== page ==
April 25 - German engineering conglomerate Siemens slashed its full-year profit forecast on Wednesday after incurring another major charge related to delayed offshore wind power projects in the second quarter. Hayley Platt reports.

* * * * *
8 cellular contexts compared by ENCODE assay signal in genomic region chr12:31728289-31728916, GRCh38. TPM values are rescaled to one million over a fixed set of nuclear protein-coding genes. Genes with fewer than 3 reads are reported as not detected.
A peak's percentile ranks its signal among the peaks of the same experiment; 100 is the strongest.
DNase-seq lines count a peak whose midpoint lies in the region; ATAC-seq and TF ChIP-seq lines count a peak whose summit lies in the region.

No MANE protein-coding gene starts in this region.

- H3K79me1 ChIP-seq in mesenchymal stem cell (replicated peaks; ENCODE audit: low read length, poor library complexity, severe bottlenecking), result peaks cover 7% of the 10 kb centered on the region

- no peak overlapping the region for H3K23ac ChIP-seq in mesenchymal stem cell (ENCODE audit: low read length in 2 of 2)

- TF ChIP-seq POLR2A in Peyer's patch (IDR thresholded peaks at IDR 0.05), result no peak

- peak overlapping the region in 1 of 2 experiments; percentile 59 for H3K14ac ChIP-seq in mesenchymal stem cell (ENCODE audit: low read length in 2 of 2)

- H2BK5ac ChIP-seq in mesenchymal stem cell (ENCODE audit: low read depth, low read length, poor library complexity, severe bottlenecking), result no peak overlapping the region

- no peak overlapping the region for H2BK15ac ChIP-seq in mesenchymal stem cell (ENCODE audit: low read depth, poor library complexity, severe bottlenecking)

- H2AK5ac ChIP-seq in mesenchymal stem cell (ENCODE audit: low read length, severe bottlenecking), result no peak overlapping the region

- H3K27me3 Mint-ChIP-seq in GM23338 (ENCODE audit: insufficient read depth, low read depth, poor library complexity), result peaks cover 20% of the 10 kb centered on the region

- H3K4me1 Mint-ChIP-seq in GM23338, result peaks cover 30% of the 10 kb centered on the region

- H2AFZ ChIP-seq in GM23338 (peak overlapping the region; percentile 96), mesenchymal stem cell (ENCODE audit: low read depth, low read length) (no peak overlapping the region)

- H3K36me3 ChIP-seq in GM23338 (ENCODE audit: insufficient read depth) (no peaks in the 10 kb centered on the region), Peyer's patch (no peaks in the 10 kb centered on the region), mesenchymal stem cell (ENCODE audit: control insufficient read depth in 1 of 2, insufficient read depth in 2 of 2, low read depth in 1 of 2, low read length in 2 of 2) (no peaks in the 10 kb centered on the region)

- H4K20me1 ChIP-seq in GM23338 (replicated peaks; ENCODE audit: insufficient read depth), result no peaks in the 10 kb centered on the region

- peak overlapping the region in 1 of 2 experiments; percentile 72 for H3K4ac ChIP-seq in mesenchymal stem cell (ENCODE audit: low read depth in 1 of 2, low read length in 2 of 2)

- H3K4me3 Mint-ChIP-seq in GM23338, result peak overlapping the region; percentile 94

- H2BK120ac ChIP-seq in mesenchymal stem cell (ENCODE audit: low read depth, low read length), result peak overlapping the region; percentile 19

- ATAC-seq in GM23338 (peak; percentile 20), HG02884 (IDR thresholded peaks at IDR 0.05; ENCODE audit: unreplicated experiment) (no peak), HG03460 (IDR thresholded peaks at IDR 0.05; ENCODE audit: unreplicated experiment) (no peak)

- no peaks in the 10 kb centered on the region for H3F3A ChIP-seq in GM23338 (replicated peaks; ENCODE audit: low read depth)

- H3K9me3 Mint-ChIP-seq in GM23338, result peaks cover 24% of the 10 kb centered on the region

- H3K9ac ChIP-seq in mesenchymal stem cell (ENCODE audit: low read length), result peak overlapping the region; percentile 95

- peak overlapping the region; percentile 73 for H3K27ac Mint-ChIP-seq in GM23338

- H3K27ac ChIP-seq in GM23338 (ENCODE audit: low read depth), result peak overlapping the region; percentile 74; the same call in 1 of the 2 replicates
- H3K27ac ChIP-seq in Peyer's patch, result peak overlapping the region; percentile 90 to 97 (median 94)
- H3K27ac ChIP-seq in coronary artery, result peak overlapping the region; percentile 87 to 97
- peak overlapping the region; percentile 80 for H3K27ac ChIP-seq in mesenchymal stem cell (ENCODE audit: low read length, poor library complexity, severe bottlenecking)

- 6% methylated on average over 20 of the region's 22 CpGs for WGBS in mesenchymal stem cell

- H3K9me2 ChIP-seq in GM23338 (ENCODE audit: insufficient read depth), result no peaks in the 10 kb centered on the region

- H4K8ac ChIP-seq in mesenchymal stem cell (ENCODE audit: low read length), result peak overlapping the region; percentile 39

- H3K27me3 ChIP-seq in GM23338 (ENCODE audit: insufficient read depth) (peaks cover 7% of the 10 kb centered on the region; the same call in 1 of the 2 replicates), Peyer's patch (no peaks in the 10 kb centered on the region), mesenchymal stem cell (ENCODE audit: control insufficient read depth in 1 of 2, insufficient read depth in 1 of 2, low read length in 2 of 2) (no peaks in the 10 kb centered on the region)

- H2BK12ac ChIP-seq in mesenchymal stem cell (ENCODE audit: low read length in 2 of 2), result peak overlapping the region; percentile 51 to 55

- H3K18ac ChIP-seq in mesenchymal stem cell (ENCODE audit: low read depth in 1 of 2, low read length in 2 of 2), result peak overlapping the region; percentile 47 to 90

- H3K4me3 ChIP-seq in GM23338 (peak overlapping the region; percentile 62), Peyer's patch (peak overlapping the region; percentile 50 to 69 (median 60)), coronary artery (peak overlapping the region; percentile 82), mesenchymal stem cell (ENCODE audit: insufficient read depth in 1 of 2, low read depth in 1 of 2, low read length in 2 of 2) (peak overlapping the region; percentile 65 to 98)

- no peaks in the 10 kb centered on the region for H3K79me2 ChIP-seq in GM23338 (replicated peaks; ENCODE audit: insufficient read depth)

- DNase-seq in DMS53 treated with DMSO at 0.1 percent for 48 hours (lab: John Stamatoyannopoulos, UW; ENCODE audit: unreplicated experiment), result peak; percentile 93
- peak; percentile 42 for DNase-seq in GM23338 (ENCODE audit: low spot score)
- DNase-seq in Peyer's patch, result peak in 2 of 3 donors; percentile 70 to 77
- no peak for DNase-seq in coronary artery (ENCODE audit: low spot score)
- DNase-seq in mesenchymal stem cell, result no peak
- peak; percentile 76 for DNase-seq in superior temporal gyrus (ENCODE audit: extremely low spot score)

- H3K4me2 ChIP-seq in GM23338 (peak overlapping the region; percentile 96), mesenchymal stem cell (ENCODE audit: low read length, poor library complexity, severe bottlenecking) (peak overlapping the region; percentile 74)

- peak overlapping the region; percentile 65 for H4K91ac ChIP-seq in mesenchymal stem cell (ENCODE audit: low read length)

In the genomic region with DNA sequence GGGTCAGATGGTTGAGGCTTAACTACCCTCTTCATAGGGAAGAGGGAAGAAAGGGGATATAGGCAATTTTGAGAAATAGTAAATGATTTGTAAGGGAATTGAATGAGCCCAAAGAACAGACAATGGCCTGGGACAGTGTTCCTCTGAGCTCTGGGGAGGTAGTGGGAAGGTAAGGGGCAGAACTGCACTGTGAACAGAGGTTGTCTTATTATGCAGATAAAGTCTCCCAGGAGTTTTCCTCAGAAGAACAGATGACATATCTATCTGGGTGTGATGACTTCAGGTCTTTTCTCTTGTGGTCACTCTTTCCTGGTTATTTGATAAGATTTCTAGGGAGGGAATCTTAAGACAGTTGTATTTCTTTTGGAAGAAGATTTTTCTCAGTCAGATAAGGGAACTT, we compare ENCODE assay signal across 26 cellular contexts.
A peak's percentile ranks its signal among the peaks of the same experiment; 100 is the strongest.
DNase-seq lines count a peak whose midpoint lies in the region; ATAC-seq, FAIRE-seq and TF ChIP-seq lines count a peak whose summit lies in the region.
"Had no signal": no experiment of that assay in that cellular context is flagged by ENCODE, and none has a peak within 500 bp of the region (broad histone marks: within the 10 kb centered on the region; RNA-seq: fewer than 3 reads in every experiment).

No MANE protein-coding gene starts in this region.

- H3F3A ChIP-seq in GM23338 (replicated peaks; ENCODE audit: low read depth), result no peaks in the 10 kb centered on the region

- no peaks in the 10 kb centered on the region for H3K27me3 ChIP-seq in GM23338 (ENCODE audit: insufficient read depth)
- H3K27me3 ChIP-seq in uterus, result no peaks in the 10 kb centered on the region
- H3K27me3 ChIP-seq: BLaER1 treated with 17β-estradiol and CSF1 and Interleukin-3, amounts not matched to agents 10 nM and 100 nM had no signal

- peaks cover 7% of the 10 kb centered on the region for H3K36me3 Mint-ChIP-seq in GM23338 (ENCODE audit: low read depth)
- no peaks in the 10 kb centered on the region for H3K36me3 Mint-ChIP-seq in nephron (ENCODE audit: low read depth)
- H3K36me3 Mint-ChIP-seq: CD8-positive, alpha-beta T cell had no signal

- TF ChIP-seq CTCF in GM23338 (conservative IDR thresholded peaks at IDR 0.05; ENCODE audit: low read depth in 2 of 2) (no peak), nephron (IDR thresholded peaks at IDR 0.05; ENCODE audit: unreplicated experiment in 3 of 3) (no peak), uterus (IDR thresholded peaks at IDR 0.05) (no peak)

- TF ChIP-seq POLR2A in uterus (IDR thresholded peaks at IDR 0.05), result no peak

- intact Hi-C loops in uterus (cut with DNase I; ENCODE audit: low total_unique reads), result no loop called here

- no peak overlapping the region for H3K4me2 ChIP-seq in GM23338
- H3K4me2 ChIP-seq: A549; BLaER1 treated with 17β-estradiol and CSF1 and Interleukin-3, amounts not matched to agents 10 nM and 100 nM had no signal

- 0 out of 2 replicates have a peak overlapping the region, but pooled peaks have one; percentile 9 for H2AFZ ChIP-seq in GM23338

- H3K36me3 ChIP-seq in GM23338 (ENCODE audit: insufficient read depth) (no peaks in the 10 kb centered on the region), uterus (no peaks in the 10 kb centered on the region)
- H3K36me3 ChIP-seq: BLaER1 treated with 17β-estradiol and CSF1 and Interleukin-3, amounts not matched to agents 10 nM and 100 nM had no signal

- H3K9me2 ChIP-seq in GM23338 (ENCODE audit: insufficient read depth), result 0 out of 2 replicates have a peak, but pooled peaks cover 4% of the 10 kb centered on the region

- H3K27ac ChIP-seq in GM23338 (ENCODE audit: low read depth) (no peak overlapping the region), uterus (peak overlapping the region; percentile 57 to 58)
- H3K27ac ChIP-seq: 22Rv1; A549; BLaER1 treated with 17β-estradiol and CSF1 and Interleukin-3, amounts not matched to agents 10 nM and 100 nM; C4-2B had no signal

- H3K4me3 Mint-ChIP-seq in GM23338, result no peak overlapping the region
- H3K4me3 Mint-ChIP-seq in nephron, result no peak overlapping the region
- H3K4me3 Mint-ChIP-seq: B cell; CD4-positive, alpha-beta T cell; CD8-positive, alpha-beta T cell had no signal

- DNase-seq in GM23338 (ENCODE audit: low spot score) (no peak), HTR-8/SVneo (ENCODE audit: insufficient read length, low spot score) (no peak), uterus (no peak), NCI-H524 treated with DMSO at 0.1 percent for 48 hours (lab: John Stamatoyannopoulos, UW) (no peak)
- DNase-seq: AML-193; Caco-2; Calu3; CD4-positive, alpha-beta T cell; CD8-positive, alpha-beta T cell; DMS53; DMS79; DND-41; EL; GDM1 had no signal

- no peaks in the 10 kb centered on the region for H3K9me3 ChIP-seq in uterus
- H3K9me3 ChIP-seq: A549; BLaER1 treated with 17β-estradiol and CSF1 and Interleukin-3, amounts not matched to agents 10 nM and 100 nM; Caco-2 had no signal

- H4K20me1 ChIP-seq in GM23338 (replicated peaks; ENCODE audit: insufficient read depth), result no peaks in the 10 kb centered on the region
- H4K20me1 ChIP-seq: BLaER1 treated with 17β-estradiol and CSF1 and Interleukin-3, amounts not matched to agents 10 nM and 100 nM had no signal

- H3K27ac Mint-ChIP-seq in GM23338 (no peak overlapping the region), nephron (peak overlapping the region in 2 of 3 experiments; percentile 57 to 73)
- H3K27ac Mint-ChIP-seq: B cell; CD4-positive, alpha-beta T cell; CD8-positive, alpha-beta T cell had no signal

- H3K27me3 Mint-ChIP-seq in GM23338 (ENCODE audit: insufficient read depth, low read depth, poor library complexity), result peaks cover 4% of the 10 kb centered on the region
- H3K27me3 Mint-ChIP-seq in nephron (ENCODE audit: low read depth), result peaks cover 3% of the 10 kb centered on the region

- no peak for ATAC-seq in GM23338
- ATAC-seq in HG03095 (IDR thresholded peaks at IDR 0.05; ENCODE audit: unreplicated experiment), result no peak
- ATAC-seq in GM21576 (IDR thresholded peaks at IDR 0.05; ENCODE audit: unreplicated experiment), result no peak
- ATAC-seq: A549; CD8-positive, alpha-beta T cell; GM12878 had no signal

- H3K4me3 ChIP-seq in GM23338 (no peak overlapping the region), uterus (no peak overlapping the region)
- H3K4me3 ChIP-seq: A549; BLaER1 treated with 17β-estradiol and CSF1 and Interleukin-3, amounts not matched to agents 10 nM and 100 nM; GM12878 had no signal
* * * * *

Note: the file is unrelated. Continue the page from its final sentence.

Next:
It's a giant in the world of engineering but losses from its wind power division have forced Siemens to cut its profit forecast for the year. It's had problems connecting wind farms off the German North Sea coast with the mainland power grid. And Siemen's CEO, Peter Loescher said he couldn't rule out further charges. SOUNDBITE: Peter Loescher, CEO, Siemens, saying (English): "Due to the fact that there is a long implementation lead time, how you implement this type of highly complex grid access project, we have to anticipate that our P&L (profit and loss statement) will be impacted going forward by these four projects." Siemens core industrial and healthcare businesses performed better than anticipated. But the company has revised its net profit for the year down from 6 billion euros to no more than 5.4 billion - roughly in line with forecasts. Overall net profit fell by two thirds to just over 1 billion euros. Orders were also down 13 percent after the firm received fewer big contracts from Germany, India and China. SOUNDBITE: Peter Loescher, CEO, Siemens, saying (English): "A third of our business is in the emerging market, so we are broad based, we are really in 190 countries with our own organisation so this will continue to be a growth engine for us going forward and you can see this, revenue growth in emerging markets in the second quarter was double-digit and I anticipate that we will continue to see this dichotomy." Siemens makes a wide range of products from turbines and trains to light bulbs and hearing aids. It's also a bellwether for the euro zone's biggest economy. . The company's results come after German manufacturing in April fell at its fastest rate in nearly three years. Exports have declined as the euro zone debt crisis has choked demand from key trading partners. Hayley Platt, Reuters.